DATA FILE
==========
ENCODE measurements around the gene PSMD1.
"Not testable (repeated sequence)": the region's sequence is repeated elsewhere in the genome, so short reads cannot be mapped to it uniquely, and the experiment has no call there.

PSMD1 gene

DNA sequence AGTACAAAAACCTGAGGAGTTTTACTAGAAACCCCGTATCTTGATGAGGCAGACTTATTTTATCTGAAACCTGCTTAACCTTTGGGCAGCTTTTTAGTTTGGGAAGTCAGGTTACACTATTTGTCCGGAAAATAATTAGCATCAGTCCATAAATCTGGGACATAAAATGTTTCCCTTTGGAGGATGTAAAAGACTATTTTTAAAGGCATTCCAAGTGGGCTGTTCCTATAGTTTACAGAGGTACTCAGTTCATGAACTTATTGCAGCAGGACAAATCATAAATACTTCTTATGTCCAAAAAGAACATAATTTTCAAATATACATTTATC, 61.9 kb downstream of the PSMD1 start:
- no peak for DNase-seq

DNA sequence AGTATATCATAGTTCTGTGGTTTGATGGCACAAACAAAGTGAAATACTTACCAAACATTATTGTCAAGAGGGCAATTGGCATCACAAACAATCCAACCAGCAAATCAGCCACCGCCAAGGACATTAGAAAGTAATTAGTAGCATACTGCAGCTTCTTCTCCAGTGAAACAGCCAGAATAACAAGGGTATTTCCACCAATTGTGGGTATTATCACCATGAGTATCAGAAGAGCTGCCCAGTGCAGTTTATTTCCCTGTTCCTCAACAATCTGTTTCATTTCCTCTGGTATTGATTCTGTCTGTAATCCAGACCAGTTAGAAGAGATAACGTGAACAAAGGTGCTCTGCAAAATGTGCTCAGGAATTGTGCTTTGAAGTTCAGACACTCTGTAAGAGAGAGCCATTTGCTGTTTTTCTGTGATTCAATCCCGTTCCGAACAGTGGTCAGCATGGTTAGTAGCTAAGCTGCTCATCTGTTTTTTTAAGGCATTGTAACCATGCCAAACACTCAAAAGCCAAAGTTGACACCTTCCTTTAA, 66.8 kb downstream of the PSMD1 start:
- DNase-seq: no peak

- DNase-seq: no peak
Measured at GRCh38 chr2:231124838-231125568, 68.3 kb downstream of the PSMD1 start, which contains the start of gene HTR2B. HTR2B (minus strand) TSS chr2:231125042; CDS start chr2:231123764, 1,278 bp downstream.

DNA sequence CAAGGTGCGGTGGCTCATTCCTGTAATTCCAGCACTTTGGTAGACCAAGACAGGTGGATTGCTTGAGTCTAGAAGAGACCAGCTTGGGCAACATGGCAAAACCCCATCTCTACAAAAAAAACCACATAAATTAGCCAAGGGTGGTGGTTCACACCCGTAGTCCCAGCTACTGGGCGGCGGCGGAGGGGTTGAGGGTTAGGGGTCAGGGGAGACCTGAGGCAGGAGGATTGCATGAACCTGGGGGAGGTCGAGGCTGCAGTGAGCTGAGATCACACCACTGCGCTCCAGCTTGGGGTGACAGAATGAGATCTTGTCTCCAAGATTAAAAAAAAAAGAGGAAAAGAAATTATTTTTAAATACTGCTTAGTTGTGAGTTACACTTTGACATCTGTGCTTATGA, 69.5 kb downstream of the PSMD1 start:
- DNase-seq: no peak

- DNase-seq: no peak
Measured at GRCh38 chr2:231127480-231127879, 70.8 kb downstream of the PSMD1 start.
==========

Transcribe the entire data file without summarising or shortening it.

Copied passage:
ENCODE measurements around the gene PSMD1.
"Not testable (repeated sequence)": the region's sequence is repeated elsewhere in the genome, so short reads cannot be mapped to it uniquely, and the experiment has no call there.

PSMD1 gene

DNA sequence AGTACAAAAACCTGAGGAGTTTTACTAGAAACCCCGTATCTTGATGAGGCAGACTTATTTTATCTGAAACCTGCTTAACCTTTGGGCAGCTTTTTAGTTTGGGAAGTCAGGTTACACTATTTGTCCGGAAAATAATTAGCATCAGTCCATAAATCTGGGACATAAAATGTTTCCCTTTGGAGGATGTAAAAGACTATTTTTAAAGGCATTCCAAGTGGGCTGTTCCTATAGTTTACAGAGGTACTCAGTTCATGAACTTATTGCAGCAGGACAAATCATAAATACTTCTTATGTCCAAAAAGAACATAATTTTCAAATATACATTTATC, 61.9 kb downstream of the PSMD1 start:
- no peak for DNase-seq

DNA sequence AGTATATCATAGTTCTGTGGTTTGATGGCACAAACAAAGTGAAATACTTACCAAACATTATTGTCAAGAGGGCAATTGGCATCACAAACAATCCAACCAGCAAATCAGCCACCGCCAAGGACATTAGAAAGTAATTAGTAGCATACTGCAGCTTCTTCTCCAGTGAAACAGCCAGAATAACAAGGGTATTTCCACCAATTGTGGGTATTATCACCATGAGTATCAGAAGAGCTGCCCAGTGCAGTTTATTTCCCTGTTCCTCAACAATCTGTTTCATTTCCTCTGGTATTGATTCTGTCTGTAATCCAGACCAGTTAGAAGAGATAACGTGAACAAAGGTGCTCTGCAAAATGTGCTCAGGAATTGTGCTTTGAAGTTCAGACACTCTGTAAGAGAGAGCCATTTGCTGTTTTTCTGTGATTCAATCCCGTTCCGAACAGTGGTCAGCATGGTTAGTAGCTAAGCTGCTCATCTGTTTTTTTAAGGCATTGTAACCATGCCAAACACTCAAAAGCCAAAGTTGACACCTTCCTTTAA, 66.8 kb downstream of the PSMD1 start:
- DNase-seq: no peak

- DNase-seq: no peak
Measured at GRCh38 chr2:231124838-231125568, 68.3 kb downstream of the PSMD1 start, which contains the start of gene HTR2B. HTR2B (minus strand) TSS chr2:231125042; CDS start chr2:231123764, 1,278 bp downstream.

DNA sequence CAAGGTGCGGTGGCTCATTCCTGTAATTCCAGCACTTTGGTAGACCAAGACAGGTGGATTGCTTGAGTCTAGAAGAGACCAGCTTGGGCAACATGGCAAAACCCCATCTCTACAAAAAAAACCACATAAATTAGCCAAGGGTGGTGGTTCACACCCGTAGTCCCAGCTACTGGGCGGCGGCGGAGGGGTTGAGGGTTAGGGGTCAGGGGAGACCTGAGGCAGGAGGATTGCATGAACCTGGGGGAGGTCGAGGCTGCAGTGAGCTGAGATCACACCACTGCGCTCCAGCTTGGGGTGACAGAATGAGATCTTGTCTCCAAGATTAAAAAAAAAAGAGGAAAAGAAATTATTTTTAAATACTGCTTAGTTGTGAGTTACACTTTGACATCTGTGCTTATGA, 69.5 kb downstream of the PSMD1 start:
- DNase-seq: no peak

- DNase-seq: no peak
Measured at GRCh38 chr2:231127480-231127879, 70.8 kb downstream of the PSMD1 start.